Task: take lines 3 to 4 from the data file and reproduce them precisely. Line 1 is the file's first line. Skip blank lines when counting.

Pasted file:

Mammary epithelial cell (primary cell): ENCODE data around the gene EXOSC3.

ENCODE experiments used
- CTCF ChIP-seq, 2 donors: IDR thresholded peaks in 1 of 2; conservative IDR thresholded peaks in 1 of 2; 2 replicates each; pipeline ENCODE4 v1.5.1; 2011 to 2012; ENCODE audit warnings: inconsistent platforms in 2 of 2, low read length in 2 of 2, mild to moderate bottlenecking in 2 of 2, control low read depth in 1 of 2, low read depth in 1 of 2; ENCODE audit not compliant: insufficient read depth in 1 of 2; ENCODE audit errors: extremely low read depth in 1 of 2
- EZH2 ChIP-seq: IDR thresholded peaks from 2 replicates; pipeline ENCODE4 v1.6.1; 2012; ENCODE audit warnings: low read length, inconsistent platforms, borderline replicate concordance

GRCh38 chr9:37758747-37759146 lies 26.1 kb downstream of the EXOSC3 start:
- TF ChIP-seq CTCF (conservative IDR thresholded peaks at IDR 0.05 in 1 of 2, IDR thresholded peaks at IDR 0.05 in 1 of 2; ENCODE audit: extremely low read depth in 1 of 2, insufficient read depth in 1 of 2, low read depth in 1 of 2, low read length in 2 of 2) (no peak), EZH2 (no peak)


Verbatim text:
- CTCF ChIP-seq, 2 donors: IDR thresholded peaks in 1 of 2; conservative IDR thresholded peaks in 1 of 2; 2 replicates each; pipeline ENCODE4 v1.5.1; 2011 to 2012; ENCODE audit warnings: inconsistent platforms in 2 of 2, low read length in 2 of 2, mild to moderate bottlenecking in 2 of 2, control low read depth in 1 of 2, low read depth in 1 of 2; ENCODE audit not compliant: insufficient read depth in 1 of 2; ENCODE audit errors: extremely low read depth in 1 of 2
- EZH2 ChIP-seq: IDR thresholded peaks from 2 replicates; pipeline ENCODE4 v1.6.1; 2012; ENCODE audit warnings: low read length, inconsistent platforms, borderline replicate concordance